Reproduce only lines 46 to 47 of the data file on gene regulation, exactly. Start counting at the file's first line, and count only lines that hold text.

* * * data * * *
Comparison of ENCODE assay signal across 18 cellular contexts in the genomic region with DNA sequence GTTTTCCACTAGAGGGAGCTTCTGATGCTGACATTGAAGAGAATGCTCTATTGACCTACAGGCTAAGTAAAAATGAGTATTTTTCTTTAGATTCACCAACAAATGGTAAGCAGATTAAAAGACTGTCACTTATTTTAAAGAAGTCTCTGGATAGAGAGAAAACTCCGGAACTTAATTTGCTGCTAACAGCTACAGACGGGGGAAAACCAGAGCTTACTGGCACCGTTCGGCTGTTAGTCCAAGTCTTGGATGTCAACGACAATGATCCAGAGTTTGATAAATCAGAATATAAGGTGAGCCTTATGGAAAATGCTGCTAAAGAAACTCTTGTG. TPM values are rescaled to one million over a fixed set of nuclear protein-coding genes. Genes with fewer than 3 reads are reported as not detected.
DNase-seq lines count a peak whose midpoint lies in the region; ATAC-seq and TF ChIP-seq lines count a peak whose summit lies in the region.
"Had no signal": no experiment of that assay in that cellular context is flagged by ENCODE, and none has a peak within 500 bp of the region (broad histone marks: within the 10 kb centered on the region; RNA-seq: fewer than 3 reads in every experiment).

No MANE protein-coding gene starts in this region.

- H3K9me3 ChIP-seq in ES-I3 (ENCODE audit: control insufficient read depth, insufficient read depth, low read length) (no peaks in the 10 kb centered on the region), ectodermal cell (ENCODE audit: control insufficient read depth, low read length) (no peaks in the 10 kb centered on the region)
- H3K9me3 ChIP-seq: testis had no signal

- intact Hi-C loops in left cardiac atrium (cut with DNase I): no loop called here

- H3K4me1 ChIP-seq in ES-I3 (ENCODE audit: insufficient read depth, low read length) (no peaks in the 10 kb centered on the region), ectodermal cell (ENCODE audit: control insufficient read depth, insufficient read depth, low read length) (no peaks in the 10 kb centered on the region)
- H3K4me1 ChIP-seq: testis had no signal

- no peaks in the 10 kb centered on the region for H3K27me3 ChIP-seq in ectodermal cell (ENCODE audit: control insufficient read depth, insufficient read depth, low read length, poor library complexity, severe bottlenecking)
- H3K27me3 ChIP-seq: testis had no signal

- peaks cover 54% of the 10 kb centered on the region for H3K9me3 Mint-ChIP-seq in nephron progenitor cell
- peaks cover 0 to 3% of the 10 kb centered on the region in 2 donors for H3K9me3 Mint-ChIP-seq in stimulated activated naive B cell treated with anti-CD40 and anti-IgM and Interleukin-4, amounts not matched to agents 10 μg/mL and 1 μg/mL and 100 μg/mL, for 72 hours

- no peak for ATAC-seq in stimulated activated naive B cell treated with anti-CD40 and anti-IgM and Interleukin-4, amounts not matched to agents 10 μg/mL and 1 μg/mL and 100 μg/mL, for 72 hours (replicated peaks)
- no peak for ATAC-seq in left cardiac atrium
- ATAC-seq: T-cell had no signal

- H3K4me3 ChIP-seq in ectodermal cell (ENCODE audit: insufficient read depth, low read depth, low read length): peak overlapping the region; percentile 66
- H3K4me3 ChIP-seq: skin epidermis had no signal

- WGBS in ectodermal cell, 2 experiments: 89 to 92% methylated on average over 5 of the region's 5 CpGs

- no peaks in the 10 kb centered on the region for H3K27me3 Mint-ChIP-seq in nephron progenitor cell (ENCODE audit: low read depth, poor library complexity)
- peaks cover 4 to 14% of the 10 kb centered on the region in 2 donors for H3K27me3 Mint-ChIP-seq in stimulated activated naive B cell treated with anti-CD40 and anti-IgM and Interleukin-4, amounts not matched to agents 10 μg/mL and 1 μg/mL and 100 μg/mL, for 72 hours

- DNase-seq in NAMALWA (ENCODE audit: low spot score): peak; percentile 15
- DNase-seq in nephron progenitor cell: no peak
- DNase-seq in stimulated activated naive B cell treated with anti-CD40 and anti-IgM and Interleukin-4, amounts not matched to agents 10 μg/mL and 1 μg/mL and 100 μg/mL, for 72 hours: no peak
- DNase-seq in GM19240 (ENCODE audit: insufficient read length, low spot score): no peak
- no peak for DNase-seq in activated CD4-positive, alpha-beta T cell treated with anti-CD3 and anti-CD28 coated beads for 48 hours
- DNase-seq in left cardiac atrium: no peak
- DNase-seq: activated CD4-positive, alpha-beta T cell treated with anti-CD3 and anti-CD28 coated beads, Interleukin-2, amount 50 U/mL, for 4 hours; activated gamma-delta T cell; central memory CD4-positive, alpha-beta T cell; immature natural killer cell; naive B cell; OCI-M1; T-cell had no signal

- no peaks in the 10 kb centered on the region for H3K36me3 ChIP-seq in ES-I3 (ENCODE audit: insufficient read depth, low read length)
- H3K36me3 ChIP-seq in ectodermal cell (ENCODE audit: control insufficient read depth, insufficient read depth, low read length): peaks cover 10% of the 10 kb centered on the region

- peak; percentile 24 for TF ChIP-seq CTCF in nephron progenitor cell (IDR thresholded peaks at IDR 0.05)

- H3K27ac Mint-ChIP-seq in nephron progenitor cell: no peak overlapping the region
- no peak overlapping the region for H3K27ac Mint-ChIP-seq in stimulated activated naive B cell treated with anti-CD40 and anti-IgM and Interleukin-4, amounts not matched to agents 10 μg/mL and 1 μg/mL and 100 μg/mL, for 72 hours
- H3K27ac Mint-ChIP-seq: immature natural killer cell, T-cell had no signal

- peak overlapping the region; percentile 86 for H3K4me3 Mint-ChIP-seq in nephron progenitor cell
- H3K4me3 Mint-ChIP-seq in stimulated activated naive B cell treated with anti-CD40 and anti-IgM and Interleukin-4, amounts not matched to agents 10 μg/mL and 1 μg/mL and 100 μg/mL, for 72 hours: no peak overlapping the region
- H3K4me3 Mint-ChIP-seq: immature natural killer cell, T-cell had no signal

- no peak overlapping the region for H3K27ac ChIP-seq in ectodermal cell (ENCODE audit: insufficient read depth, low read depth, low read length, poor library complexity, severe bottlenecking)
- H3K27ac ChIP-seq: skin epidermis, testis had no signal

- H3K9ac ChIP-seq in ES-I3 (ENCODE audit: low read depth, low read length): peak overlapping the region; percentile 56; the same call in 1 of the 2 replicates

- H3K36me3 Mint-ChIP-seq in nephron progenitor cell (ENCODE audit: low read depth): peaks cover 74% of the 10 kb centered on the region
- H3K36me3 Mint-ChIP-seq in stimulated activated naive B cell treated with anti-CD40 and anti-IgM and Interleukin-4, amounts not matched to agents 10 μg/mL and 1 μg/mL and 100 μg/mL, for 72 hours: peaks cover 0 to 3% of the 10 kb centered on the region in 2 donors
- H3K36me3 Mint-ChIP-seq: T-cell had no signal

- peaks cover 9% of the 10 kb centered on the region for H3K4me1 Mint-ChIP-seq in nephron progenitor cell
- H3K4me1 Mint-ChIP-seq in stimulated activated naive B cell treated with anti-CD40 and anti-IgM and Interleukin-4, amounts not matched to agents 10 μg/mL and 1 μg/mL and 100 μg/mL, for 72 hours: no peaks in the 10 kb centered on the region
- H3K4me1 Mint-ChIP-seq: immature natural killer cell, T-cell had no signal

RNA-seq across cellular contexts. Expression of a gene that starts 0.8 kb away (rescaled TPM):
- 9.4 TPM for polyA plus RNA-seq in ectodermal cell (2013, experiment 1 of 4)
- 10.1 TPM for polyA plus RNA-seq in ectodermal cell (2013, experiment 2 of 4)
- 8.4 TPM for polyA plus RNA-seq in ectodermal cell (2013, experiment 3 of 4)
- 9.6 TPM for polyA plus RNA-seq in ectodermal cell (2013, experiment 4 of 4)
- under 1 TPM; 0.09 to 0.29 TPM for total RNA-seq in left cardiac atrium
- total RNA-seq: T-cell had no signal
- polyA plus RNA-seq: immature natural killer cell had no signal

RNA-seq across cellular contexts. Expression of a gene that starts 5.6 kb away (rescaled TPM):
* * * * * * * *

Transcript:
- H3K4me1 Mint-ChIP-seq: immature natural killer cell, T-cell had no signal

RNA-seq across cellular contexts. Expression of a gene that starts 0.8 kb away (rescaled TPM):